Respiratory allergies, by 2030 40% of Italians will have them all year round

by the Salute editorial staff

Natural disasters

Climate change is increasing the frequency and severity of natural disasters, with significant secondary impacts on human health. As the mercury column rises, the risk of fires also increases, which release particulate matter and other pollutants capable of spreading for hundreds of kilometers and persisting for a long time, also contributing to immune dysregulation.

“As a doctor and scientist, I have seen firsthand how air pollution from wildfires worsens respiratory health,” he said Kari Nadeau, head of the Department of Environment and Health at Harvard’s School of Public Health and professor of Climate and Population Studies. “And I have also seen – added Nadeau, who is co-senior author of the article – the impact on allergies and asthma of the lengthening of the pollen season and the increase in the allergenicity of pollen”, that is, the ability which trigger an abnormal immune response and an allergic reaction.

Particulate matter: what are the damages of pollution to human health

Inequalities: the threat is global but someone pays more

Poor diets, lack of access to natural green environments, unsafe, healthy and clean housing increase the risk of developing immune-mediated diseases. Which means that even within the same societies and populations, those who pay the highest price for pollution, altered climate and loss of biodiversity are the most vulnerable people, the poorest or individuals with pre-existing pathologies.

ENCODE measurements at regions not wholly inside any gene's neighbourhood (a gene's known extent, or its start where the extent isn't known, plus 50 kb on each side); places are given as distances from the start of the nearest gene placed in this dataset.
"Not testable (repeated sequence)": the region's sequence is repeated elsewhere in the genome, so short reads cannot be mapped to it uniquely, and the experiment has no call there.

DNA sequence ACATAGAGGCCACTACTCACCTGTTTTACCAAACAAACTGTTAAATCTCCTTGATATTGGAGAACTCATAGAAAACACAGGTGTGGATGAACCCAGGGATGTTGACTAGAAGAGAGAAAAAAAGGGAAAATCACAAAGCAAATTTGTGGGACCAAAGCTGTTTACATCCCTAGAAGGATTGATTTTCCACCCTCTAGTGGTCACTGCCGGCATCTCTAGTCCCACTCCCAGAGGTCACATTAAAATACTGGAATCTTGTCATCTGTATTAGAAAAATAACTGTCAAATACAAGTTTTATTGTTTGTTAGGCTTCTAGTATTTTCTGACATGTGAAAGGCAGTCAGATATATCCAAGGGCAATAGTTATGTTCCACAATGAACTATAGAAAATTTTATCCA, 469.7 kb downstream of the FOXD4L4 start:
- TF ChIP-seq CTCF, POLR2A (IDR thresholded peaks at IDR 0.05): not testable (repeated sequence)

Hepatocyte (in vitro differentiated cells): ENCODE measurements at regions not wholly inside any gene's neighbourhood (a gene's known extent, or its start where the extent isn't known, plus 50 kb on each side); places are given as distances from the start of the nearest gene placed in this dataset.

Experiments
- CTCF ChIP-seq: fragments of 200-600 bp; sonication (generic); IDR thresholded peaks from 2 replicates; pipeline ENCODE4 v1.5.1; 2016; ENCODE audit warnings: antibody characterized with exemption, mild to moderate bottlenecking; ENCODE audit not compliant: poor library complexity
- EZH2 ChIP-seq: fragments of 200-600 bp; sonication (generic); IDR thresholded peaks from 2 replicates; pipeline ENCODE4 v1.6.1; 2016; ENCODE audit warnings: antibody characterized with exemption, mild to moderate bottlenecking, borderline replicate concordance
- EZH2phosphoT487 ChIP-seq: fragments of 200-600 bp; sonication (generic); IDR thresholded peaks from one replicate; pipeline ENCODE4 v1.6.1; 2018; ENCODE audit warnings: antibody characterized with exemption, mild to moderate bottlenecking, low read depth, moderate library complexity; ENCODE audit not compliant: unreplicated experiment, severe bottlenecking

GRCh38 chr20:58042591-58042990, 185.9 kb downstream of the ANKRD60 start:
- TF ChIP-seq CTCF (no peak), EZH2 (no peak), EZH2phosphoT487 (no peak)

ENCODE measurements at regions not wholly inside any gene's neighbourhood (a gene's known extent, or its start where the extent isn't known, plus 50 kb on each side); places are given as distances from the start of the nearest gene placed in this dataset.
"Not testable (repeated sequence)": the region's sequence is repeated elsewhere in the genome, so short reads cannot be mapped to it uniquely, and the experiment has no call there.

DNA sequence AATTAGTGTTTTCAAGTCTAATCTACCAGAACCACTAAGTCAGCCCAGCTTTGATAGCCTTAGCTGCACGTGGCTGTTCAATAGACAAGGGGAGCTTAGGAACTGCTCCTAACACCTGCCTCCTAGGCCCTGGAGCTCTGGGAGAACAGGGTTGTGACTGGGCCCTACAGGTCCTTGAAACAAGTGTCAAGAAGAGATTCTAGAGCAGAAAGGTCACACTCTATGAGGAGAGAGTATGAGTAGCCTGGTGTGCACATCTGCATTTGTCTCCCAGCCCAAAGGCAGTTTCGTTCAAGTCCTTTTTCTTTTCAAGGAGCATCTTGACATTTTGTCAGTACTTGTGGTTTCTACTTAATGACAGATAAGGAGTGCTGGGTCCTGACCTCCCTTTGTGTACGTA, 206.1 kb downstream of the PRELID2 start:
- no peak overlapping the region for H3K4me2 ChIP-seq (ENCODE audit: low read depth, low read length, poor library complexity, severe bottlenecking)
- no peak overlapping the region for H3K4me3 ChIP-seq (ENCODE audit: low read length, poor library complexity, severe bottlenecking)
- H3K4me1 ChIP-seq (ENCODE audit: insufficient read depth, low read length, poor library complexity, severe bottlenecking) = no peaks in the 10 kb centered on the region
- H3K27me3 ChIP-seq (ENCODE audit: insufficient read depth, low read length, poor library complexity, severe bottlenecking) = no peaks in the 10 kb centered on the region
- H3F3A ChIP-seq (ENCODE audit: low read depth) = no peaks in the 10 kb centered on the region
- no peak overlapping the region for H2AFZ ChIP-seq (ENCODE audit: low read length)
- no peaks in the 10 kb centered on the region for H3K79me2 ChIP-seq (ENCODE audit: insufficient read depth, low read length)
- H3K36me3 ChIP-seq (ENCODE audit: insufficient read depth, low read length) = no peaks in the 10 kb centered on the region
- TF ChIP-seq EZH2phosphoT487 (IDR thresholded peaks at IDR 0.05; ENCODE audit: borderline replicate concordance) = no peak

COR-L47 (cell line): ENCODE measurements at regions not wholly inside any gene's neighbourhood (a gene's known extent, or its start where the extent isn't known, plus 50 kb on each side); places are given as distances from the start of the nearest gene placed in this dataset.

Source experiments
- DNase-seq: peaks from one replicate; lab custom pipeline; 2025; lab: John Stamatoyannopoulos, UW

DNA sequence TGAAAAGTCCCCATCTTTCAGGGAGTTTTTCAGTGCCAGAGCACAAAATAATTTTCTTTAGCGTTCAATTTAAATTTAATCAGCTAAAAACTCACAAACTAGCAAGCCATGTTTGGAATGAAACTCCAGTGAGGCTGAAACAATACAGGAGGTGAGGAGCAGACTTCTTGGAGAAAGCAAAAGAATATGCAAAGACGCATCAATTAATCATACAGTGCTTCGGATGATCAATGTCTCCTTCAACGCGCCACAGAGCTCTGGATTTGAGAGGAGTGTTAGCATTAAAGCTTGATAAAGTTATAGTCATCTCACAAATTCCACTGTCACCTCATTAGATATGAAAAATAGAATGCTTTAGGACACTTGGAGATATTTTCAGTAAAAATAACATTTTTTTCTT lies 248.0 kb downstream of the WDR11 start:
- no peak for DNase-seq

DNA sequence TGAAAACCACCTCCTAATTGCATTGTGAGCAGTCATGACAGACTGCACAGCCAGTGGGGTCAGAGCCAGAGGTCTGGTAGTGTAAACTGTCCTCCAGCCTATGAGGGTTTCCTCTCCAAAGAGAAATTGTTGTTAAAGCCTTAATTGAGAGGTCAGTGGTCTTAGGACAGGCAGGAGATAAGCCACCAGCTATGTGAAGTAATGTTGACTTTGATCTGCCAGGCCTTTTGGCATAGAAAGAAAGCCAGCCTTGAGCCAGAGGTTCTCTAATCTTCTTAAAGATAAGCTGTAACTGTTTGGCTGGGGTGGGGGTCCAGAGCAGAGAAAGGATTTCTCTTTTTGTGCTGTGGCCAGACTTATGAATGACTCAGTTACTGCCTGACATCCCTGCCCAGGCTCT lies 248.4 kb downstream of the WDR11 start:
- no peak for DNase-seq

Adaptation, mitigation

To mitigate the extent of the environmental threat to health, scientists believe that two paths must be pursued in parallel: adaptation and mitigation. Mitigation strategies aim to stop or slow climate change and related risks and include: reducing greenhouse gas emissions improving air quality increasing biodiversity. Adaptation strategies, on the other hand, aim to reduce vulnerability to the impacts of climate change. And they include: providing safe housing that reduces exposure to air pollution and mold, ensuring food safety, access to healthy foods to reduce inflammation, and supporting the development of a healthy immune system and microbiome, improve access to nature and green spaces.

…and the data!

But to outline effective strategies that inform appropriate policy decisions to reduce the impact of climate change on immune health and disease, you need data, lots of data, and good data. In this regard Agache and his colleagues focus on three approaches:

  • Analysis of big data, artificial intelligence and other data science methods to clarify the complex relationship between the immune system and climate change risks
  • Biomarkers that allow us to monitor exposure to air pollution and other environmental risks
  • New economic models to quantify both the damage already caused by the climate crisis and the benefits expected from mitigation and adaptation strategies.

The planet and us

“It’s clear that planetary health and human health are interconnected,” Nadeau said. “I hope – he added and concluded – that by sharing current knowledge on how our actions affect human and planetary health, and on some of the actions we can implement to adapt to and mitigate these changes, we will be able to give individual citizens and organizations local, national and international opportunities to work for a better future”.